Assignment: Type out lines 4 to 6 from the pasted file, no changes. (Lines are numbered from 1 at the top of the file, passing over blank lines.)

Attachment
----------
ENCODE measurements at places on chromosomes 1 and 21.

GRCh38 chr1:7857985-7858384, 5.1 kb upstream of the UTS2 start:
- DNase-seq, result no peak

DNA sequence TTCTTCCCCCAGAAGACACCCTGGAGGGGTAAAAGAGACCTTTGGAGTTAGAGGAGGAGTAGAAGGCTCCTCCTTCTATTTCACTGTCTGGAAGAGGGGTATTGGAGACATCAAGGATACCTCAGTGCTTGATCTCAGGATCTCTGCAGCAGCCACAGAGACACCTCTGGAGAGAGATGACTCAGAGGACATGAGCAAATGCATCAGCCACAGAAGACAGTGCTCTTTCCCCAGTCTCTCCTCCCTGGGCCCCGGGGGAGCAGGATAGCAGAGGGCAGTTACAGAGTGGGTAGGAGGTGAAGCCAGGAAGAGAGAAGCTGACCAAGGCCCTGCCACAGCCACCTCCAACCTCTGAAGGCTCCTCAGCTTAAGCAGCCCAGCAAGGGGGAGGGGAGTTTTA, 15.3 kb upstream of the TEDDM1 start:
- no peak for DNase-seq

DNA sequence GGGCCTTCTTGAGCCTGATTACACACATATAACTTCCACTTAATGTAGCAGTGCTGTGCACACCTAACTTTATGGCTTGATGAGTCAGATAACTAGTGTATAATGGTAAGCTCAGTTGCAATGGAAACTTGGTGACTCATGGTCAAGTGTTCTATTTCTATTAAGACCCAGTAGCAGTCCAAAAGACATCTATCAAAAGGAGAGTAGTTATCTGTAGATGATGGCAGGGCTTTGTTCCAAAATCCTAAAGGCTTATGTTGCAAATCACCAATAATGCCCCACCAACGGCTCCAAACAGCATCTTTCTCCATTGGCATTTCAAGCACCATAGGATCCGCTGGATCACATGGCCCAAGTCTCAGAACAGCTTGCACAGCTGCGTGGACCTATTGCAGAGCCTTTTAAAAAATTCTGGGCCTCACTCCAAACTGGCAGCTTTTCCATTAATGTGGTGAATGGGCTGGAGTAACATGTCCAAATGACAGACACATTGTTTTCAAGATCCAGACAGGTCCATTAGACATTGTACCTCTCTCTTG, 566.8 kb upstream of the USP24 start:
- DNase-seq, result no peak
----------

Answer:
DNA sequence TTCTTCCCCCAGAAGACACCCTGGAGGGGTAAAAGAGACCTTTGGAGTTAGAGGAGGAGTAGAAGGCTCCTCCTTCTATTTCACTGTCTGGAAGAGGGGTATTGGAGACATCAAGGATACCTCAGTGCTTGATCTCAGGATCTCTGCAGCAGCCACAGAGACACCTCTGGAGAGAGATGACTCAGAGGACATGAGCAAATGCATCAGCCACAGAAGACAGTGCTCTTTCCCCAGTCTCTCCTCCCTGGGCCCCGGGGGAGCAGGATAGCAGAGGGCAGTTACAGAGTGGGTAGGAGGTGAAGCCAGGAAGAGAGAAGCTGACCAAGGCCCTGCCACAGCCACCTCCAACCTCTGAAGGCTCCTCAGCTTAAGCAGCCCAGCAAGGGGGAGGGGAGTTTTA, 15.3 kb upstream of the TEDDM1 start:
- no peak for DNase-seq

DNA sequence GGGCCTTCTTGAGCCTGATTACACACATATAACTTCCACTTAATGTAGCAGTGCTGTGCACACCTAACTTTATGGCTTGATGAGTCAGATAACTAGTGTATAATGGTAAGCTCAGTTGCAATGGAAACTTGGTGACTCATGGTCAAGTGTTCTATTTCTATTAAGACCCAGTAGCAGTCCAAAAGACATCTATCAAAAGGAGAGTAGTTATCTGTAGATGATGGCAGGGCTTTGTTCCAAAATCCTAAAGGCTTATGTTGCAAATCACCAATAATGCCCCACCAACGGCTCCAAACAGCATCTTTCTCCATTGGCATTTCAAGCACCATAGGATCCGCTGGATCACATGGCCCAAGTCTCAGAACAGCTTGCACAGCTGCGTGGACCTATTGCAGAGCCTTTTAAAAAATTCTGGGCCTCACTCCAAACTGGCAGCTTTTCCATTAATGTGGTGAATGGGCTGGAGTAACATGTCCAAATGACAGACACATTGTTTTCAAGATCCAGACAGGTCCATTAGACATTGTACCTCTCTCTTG, 566.8 kb upstream of the USP24 start: